In 1958, statutory provisions adopted in 1929 relating to game and fish were repealed and re-enacted. Laws 1958, Chapter 80 established the Game and Fish Department to administer statutory responsibilities. Control of the Department was vested with the Game and Fish Commission who appointed the director of the Game and Fish Department to a five-year term. The measure outlined duties of the Commission; eliminated the position of State Game and Fish Warden; expanded duties with regard to sale of unclaimed property, acquisition and disposition of land and waters related to wildlife management; established several funds (Game and Fish Fund, Game and Fish Federal Reclamation Fund and the Game and Fish Restoration Revolving Fund); addressed taking and handling of wildlife; established fines and penalties; established licensing requirements and fees; allowed reciprocal licenses between Arizona and California; and authorized the Commission to cooperate with the federal government on conservation and restoration projects.
In 1990 the Game and Fish Heritage Fund was established consisting of monies from the state lottery fund. Proposition 200 was a ballot measure approved by the voters on November 6, 1990. Monies in the fund are used to protect sensitive or endangered areas containing habitat or wildlife.
In 2002, the Arizona Wildlife Conservation Fund, consisting of monies from tribal gaming, was established pursuant to Proposition 202, a ballot measure approved by the voters on November 5, 2002. The fund is used to restore state wildlife resources and habitat.
Laws 2005, Chapter 78 authorized the Commission to enter into agreements related to participation in the Lower Colorado River Multispecies Conservation Program.
Laws 2009, Chapter 77 allowed the Director to establish an aquatic invasive species program. The measure outlined prohibitions and penalties for possessing, transporting, shipment or release of an aquatic invasive species into the state.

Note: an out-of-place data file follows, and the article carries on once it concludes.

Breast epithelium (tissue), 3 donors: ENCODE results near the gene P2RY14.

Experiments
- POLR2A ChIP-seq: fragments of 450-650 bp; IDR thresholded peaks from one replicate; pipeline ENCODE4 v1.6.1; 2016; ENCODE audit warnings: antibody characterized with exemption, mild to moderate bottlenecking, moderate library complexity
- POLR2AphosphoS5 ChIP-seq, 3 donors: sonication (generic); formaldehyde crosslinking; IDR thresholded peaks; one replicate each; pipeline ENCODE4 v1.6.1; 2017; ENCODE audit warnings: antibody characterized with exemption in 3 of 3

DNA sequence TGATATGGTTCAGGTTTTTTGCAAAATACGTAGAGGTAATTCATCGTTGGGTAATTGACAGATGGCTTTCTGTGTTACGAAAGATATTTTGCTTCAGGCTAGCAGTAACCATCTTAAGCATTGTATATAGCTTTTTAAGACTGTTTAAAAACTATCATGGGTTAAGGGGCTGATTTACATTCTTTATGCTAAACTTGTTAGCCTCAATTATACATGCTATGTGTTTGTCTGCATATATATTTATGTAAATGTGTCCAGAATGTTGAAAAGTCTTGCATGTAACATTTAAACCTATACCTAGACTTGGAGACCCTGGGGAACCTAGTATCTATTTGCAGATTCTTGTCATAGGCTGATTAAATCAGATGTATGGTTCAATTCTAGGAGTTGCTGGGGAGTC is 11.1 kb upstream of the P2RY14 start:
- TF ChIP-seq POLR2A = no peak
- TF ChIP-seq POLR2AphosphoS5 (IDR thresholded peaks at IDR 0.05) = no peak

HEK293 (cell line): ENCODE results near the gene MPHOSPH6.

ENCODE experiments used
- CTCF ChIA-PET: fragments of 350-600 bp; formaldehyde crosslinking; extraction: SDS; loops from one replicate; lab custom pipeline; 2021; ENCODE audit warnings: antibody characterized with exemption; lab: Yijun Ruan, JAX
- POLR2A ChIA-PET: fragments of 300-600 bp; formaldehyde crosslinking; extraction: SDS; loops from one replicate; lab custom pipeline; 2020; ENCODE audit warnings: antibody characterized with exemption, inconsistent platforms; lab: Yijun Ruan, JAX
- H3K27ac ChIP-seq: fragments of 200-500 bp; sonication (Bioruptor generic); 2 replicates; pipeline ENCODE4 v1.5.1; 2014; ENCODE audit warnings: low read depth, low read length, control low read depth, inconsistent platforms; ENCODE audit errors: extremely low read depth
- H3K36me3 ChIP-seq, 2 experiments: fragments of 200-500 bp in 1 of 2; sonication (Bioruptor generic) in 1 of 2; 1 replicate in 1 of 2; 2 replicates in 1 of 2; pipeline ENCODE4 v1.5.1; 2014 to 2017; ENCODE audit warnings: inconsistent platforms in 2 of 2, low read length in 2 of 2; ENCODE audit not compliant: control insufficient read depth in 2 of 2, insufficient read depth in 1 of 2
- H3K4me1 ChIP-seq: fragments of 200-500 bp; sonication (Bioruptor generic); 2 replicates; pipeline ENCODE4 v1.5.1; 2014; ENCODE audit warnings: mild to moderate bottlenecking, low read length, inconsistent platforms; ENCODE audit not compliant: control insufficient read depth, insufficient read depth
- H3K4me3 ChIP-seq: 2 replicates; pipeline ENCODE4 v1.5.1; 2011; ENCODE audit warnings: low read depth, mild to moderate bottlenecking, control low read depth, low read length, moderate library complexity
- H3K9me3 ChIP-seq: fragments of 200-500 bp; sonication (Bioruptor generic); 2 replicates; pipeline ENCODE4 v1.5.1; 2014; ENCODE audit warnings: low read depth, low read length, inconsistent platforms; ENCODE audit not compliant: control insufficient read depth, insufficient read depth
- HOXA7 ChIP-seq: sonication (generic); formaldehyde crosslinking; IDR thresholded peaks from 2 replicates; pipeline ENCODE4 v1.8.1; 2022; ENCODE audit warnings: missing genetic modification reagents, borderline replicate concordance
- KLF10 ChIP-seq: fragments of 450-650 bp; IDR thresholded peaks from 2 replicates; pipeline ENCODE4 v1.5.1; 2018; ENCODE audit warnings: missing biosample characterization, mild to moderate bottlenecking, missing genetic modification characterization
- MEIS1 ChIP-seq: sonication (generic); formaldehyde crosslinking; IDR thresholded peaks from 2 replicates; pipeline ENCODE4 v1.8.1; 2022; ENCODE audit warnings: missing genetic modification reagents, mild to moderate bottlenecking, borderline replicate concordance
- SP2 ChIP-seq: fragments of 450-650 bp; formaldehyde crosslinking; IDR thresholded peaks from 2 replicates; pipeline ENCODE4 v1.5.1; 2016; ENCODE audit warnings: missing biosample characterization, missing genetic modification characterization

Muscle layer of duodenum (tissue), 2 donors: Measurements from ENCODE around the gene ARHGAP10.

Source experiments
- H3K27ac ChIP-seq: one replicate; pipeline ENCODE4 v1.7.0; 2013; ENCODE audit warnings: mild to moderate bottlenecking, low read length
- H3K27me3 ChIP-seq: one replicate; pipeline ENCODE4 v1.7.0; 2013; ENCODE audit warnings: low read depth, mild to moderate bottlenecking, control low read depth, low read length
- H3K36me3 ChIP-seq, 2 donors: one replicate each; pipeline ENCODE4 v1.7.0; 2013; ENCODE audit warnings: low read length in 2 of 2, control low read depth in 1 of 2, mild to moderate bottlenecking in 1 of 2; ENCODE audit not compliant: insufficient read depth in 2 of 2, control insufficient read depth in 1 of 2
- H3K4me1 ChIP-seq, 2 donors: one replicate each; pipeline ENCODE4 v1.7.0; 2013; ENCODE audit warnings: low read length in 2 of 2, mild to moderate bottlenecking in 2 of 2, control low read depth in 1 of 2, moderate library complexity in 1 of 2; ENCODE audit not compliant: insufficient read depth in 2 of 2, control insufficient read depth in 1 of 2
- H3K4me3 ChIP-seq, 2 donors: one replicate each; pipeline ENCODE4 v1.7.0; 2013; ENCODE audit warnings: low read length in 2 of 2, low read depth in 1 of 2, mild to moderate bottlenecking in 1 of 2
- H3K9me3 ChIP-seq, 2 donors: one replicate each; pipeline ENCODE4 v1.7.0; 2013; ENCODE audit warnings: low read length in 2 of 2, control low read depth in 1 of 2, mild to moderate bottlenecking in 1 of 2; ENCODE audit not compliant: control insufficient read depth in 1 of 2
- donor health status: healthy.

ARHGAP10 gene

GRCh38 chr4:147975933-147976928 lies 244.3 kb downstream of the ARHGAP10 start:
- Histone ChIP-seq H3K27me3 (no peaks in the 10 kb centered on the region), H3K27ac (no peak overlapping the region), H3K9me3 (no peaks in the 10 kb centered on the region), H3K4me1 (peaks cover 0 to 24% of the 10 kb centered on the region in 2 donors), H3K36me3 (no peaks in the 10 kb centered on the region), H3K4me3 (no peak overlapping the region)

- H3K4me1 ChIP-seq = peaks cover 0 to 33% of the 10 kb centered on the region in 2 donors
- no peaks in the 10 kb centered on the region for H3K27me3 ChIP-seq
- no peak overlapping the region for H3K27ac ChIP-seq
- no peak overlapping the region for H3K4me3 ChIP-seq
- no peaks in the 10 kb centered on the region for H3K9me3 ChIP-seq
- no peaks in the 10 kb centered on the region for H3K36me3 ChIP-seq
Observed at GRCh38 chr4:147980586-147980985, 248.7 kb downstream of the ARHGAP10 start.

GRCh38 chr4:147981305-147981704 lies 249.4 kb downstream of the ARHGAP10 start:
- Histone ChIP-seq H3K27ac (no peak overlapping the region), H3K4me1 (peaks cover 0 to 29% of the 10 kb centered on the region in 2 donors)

Laws 2010, Chapter 22 established the Game and Fish Commission Appointment Recommendation Board to provide additional guidance in selecting commissioners.
In 2011, the Game and Fish Commission was authorized to adopt rules related to operating public shooting ranges. See Laws 2011, Chapter 276.
Laws 2013, Chapter 197 required the Arizona Auditor General to conduct a complete financial audit of the Arizona Game and Fish Department by January 2015.
Laws 2015, Chapter 172 established the Livestock Loss Board to address the impact of wolves on livestock operations and to implement procedures to compensate for losses caused by wolves. The measure created the Livestock Compensation Fund, to be administered by the Board.
Laws 2017, Chapter 186 established the Game and Fish In-lieu Fee Program Restoration Endowment Trust Fund to fulfill obligations related to federal Clean Water Act requirements to protect or mitigate impacts to aquatic resources. The Department serves as an in-lieu fee sponsor. The measure outlines sources and uses of monies in the fund.
- Arizona Revised Statutes - Title 17, Sections 17-101 et seq.
- Arizona Administrative Code R12-4-101 et seq.
- Session Laws
- Territorial Laws 1881, Chapter 66
- Laws 1912, First Legislature Special Session, Chapter 82
- Laws 1929, Chapter 84
- Laws 1958, Chapter 80
- Laws 2005, Chapter 78
- Laws 2009, Chapter 77
- Laws 2010, Chapter 22
- Laws 2011, Chapter 276
- Laws 2013, Chapter 197
- Laws 2015, Chapter 172
- Laws 2017, Chapter 186
Arizona Auditor General Report: Arizona Game and Fish Department, Schedule of Cash Receipts, Disbursements, and Transfers, Year Ended June 30, 2014.
Performance audits, Arizona Game and Fish
Joint Legislative Budget Committee FY 2019 Baseline Book
Arizona Secretary of State- Historical Election Results and Information
1990 Proposition 200
2002 Proposition 202
related collections at arizona state archives
Record Group 47 – Arizona Game and Fish Commission, 1925-1997